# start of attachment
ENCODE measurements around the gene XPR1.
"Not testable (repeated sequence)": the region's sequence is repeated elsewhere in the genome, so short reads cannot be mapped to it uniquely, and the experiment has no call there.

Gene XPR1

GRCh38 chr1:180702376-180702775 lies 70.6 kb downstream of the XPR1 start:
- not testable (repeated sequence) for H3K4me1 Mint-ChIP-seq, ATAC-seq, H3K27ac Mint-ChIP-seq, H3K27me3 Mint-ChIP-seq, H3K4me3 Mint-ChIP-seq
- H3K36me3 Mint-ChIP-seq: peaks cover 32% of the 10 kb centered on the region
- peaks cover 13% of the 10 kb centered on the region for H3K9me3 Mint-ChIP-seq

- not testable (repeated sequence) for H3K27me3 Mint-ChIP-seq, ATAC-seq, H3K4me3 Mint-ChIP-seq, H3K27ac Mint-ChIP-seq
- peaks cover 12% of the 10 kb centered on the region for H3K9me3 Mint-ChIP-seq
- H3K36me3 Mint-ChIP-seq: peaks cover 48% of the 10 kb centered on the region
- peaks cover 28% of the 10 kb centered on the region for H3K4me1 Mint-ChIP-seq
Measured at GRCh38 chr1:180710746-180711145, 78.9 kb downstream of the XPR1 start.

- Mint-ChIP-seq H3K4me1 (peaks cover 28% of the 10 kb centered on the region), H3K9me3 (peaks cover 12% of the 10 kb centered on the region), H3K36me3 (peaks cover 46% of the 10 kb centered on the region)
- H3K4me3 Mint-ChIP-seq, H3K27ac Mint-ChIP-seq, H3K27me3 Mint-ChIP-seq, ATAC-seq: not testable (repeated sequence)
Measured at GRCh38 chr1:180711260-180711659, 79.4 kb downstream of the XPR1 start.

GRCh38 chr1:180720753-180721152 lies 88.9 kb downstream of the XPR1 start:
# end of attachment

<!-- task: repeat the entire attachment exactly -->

ENCODE measurements around the gene XPR1.
"Not testable (repeated sequence)": the region's sequence is repeated elsewhere in the genome, so short reads cannot be mapped to it uniquely, and the experiment has no call there.

Gene XPR1

GRCh38 chr1:180702376-180702775 lies 70.6 kb downstream of the XPR1 start:
- not testable (repeated sequence) for H3K4me1 Mint-ChIP-seq, ATAC-seq, H3K27ac Mint-ChIP-seq, H3K27me3 Mint-ChIP-seq, H3K4me3 Mint-ChIP-seq
- H3K36me3 Mint-ChIP-seq: peaks cover 32% of the 10 kb centered on the region
- peaks cover 13% of the 10 kb centered on the region for H3K9me3 Mint-ChIP-seq

- not testable (repeated sequence) for H3K27me3 Mint-ChIP-seq, ATAC-seq, H3K4me3 Mint-ChIP-seq, H3K27ac Mint-ChIP-seq
- peaks cover 12% of the 10 kb centered on the region for H3K9me3 Mint-ChIP-seq
- H3K36me3 Mint-ChIP-seq: peaks cover 48% of the 10 kb centered on the region
- peaks cover 28% of the 10 kb centered on the region for H3K4me1 Mint-ChIP-seq
Measured at GRCh38 chr1:180710746-180711145, 78.9 kb downstream of the XPR1 start.

- Mint-ChIP-seq H3K4me1 (peaks cover 28% of the 10 kb centered on the region), H3K9me3 (peaks cover 12% of the 10 kb centered on the region), H3K36me3 (peaks cover 46% of the 10 kb centered on the region)
- H3K4me3 Mint-ChIP-seq, H3K27ac Mint-ChIP-seq, H3K27me3 Mint-ChIP-seq, ATAC-seq: not testable (repeated sequence)
Measured at GRCh38 chr1:180711260-180711659, 79.4 kb downstream of the XPR1 start.

GRCh38 chr1:180720753-180721152 lies 88.9 kb downstream of the XPR1 start: